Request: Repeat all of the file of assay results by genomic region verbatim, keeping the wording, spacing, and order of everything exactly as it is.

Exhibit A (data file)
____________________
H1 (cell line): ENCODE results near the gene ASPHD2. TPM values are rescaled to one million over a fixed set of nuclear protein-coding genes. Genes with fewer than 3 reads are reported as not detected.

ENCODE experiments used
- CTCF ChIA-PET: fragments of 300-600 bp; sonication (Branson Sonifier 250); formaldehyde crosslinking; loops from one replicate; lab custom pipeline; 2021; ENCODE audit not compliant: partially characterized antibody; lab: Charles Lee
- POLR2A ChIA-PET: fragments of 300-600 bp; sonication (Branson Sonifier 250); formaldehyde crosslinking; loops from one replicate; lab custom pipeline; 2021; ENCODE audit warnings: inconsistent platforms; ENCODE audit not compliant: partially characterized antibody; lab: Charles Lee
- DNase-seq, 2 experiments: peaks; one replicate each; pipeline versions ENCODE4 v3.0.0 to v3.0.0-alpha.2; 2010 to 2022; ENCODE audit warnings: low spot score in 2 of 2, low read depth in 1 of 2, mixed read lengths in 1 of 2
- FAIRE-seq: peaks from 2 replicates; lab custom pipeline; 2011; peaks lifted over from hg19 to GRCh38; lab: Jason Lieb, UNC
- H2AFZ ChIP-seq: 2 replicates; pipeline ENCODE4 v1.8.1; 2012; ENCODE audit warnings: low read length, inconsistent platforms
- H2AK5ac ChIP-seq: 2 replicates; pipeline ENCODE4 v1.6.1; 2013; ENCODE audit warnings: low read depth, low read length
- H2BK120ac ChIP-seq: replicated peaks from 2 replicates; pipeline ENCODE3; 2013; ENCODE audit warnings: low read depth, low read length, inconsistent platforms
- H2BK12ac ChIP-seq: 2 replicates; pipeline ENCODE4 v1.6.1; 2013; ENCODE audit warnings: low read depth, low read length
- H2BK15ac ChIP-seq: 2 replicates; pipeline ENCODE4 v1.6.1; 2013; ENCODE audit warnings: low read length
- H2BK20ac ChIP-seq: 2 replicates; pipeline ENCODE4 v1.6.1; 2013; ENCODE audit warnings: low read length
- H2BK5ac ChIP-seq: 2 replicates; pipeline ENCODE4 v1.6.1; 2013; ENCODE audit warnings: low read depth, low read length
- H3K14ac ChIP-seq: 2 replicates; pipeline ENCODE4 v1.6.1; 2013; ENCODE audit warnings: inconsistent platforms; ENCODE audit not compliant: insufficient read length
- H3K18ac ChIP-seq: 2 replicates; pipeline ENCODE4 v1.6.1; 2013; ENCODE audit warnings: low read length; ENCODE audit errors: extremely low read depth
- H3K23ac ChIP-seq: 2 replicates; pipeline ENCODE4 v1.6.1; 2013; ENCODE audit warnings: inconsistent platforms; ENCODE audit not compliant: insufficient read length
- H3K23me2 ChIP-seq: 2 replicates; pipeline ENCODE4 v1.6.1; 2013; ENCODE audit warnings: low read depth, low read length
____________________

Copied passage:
H1 (cell line): ENCODE results near the gene ASPHD2. TPM values are rescaled to one million over a fixed set of nuclear protein-coding genes. Genes with fewer than 3 reads are reported as not detected.

ENCODE experiments used
- CTCF ChIA-PET: fragments of 300-600 bp; sonication (Branson Sonifier 250); formaldehyde crosslinking; loops from one replicate; lab custom pipeline; 2021; ENCODE audit not compliant: partially characterized antibody; lab: Charles Lee
- POLR2A ChIA-PET: fragments of 300-600 bp; sonication (Branson Sonifier 250); formaldehyde crosslinking; loops from one replicate; lab custom pipeline; 2021; ENCODE audit warnings: inconsistent platforms; ENCODE audit not compliant: partially characterized antibody; lab: Charles Lee
- DNase-seq, 2 experiments: peaks; one replicate each; pipeline versions ENCODE4 v3.0.0 to v3.0.0-alpha.2; 2010 to 2022; ENCODE audit warnings: low spot score in 2 of 2, low read depth in 1 of 2, mixed read lengths in 1 of 2
- FAIRE-seq: peaks from 2 replicates; lab custom pipeline; 2011; peaks lifted over from hg19 to GRCh38; lab: Jason Lieb, UNC
- H2AFZ ChIP-seq: 2 replicates; pipeline ENCODE4 v1.8.1; 2012; ENCODE audit warnings: low read length, inconsistent platforms
- H2AK5ac ChIP-seq: 2 replicates; pipeline ENCODE4 v1.6.1; 2013; ENCODE audit warnings: low read depth, low read length
- H2BK120ac ChIP-seq: replicated peaks from 2 replicates; pipeline ENCODE3; 2013; ENCODE audit warnings: low read depth, low read length, inconsistent platforms
- H2BK12ac ChIP-seq: 2 replicates; pipeline ENCODE4 v1.6.1; 2013; ENCODE audit warnings: low read depth, low read length
- H2BK15ac ChIP-seq: 2 replicates; pipeline ENCODE4 v1.6.1; 2013; ENCODE audit warnings: low read length
- H2BK20ac ChIP-seq: 2 replicates; pipeline ENCODE4 v1.6.1; 2013; ENCODE audit warnings: low read length
- H2BK5ac ChIP-seq: 2 replicates; pipeline ENCODE4 v1.6.1; 2013; ENCODE audit warnings: low read depth, low read length
- H3K14ac ChIP-seq: 2 replicates; pipeline ENCODE4 v1.6.1; 2013; ENCODE audit warnings: inconsistent platforms; ENCODE audit not compliant: insufficient read length
- H3K18ac ChIP-seq: 2 replicates; pipeline ENCODE4 v1.6.1; 2013; ENCODE audit warnings: low read length; ENCODE audit errors: extremely low read depth
- H3K23ac ChIP-seq: 2 replicates; pipeline ENCODE4 v1.6.1; 2013; ENCODE audit warnings: inconsistent platforms; ENCODE audit not compliant: insufficient read length
- H3K23me2 ChIP-seq: 2 replicates; pipeline ENCODE4 v1.6.1; 2013; ENCODE audit warnings: low read depth, low read length